20002 (a) The driver of any vehicle involved in an accident resulting only in damage to any property, including vehicles, shall immediately stop the vehicle at the nearest location that will not impede traffic or otherwise jeopardize the safety of other motorists. Moving the vehicle in accordance with this subdivision does not affect the question of fault.
The state of California has several hit and run laws, depending on whether anyone in the accident was injured. VC 20002(a) is used when an accident involves property damage but no injuries or deaths. Even though it’s the least serious of the hit and run laws, it is still a misdemeanor crime and carries stiff penalties.
The law basically says that if you cause any kind of property damage, such as hitting another car, you must stop immediately, as close to the scene of the accident as possible. Generally, if you go more than a few hundred feet without good reason, you could be accused of Hit and Run.
After the excerpt above, the law goes on to outline specific duties you have once you stop. These include:
- If possible, immediately locate the owner of the vehicle or property you damaged. You must exchange information with this person if they request it, including giving your address and showing your license and registration.
- If the owner cannot be located (for example, if you hit a parked car), you must leave a written note including your name and address. You must also call the police and let them know about the accident.
The enforcement on this law is very strict, and lots of things get labeled Hit and Run even if they don’t seem like they should be. For example:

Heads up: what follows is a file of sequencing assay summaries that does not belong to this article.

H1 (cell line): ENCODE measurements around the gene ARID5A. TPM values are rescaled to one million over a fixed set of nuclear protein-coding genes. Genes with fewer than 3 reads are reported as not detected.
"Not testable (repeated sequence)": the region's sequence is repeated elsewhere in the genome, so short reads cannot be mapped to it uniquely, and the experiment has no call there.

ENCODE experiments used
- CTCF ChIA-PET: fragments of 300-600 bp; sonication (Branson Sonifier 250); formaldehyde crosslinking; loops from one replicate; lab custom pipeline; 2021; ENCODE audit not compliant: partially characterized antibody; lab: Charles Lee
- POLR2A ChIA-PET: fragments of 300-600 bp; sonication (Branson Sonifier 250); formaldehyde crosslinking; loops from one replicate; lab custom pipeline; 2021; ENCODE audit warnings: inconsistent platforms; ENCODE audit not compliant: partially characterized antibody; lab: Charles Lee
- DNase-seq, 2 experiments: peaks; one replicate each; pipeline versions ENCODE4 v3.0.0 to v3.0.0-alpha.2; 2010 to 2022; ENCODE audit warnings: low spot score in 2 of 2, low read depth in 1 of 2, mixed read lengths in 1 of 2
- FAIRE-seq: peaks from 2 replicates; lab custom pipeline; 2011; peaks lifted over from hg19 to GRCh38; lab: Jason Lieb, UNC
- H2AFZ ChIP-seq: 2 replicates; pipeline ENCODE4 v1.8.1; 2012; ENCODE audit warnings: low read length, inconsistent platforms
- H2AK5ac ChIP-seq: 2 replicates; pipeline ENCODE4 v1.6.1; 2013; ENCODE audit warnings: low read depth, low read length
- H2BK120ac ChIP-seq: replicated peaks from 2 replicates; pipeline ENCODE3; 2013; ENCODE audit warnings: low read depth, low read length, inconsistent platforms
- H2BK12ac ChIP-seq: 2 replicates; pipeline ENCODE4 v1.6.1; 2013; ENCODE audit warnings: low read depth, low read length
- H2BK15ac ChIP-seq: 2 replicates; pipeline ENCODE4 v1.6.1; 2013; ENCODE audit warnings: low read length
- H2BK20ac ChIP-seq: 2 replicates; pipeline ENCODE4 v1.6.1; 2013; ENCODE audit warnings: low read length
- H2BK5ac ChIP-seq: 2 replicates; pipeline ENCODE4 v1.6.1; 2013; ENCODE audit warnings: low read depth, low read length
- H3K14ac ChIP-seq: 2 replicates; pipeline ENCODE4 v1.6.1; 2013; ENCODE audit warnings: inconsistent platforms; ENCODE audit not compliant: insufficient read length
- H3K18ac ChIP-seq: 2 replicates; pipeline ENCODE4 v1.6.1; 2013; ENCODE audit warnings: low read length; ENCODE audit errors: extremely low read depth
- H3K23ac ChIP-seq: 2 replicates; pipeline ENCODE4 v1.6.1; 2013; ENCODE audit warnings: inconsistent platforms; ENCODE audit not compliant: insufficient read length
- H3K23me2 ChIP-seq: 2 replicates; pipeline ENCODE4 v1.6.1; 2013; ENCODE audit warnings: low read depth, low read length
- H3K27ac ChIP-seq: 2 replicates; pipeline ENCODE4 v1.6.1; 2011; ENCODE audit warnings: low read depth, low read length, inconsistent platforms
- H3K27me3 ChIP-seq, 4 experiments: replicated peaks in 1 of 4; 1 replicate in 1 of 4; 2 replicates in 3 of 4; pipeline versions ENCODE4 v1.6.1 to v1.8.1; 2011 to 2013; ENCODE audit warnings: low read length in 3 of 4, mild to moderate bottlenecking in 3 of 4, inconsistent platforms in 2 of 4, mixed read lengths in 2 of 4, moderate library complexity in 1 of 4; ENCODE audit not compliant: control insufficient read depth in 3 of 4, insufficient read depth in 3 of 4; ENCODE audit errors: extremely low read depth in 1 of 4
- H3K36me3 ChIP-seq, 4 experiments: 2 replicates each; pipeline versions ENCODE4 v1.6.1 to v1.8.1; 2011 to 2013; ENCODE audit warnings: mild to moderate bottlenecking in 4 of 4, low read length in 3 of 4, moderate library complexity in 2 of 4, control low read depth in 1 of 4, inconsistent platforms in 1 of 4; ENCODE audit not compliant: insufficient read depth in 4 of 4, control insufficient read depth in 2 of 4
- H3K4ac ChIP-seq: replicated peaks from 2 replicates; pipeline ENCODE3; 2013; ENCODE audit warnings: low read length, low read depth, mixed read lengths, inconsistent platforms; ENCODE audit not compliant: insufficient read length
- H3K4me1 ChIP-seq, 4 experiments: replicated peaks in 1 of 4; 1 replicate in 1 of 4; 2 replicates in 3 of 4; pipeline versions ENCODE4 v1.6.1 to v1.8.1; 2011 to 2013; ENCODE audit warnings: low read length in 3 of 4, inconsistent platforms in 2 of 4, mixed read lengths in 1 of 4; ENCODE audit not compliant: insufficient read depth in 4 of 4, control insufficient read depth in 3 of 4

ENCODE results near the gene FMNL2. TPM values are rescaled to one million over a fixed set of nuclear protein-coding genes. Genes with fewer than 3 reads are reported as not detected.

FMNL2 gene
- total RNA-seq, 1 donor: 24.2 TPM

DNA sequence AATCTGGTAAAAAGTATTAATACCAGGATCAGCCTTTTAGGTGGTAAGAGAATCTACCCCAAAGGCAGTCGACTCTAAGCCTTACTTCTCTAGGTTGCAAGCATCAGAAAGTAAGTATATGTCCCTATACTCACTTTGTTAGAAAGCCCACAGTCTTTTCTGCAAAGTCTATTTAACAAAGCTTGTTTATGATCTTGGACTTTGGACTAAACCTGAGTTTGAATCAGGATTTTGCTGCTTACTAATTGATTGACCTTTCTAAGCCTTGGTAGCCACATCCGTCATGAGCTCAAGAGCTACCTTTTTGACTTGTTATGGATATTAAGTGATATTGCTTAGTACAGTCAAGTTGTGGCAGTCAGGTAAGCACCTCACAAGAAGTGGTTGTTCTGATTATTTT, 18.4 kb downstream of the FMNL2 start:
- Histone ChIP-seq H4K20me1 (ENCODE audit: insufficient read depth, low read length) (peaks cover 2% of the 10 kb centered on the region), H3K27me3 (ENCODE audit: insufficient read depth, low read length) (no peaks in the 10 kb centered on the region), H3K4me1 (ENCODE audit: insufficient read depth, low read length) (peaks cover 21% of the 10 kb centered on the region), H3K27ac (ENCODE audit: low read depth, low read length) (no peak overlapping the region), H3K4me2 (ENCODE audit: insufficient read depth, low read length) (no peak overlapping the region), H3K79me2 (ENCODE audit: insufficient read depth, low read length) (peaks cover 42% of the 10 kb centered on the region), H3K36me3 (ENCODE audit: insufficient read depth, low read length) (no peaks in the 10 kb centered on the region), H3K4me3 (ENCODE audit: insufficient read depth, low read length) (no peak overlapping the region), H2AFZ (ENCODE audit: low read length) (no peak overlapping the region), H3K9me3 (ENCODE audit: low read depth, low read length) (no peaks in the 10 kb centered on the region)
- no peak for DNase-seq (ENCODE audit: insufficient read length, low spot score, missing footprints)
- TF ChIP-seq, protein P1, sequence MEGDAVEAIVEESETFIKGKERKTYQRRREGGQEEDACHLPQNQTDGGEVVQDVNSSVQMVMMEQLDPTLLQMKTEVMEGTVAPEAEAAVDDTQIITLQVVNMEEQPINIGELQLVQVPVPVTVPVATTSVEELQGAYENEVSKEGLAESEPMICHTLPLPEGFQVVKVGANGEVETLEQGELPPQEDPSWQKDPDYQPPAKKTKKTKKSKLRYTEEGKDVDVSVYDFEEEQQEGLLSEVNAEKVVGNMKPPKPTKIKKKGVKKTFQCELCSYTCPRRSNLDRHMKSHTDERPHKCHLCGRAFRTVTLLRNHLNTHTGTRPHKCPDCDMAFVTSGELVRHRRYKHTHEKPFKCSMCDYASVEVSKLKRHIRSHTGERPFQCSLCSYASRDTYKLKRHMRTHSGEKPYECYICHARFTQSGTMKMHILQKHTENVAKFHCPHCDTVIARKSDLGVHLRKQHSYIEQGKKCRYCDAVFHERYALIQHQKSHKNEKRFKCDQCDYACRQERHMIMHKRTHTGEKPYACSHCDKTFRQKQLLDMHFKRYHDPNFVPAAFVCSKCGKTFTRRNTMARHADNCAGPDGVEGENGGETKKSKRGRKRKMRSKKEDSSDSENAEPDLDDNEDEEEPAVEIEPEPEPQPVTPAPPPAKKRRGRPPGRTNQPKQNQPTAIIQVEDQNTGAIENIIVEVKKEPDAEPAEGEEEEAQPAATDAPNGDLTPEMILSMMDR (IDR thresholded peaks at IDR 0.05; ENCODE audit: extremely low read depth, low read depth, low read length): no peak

- If you damage someone’s fence or landscaping and leave without giving notification, you have committed Hit and Run.
- If you may have caused an accident, you must stop even if your own car wasn’t affected. For example, if you cut someone off and they got rear ended, you have a duty to pull over.
- You must pull over even if the other driver is clearly the one at fault.
Consequences for Misdemeanor Hit and Run
The penalties for 20002(a) are not light. You can face up to six months in jail, plus a fine of up to $1,000. Judges tend to be very hard on hit and run cases, because leaving the scene of an accident is seen as a disregard of the wellbeing of others. The accident itself may have been unintentional, but fleeing comes across as a deliberate criminal choice—even if you didn’t realize you were supposed to pull over.
Because the penalties are so steep, you should fight the charge.
How to Beat a Hit and Run Charge
There are defenses against hit and run charges that may work depending on the details of your case. The most common defense is that you didn’t know you were involved in an accident. For example, you may have heard a noise while driving, but when you looked back in the mirror you didn’t see that you had swiped a parked car. Or, you backed into a fence and damaged it while pulling out, but never saw the damage.
This is very different from saying you didn’t know you were supposed to pull over. In most cases, this won’t help. There is an old legal adage that, “Ignorance of the law excuses no one.” If you knew you caused an accident, you had a duty to pull over.
Other possible defenses include:
- You weren’t the one driving the car.
- You knew you caused a collision, but thought there was no damage.
A good DUI lawyer can help you choose the right defense and build your defense.
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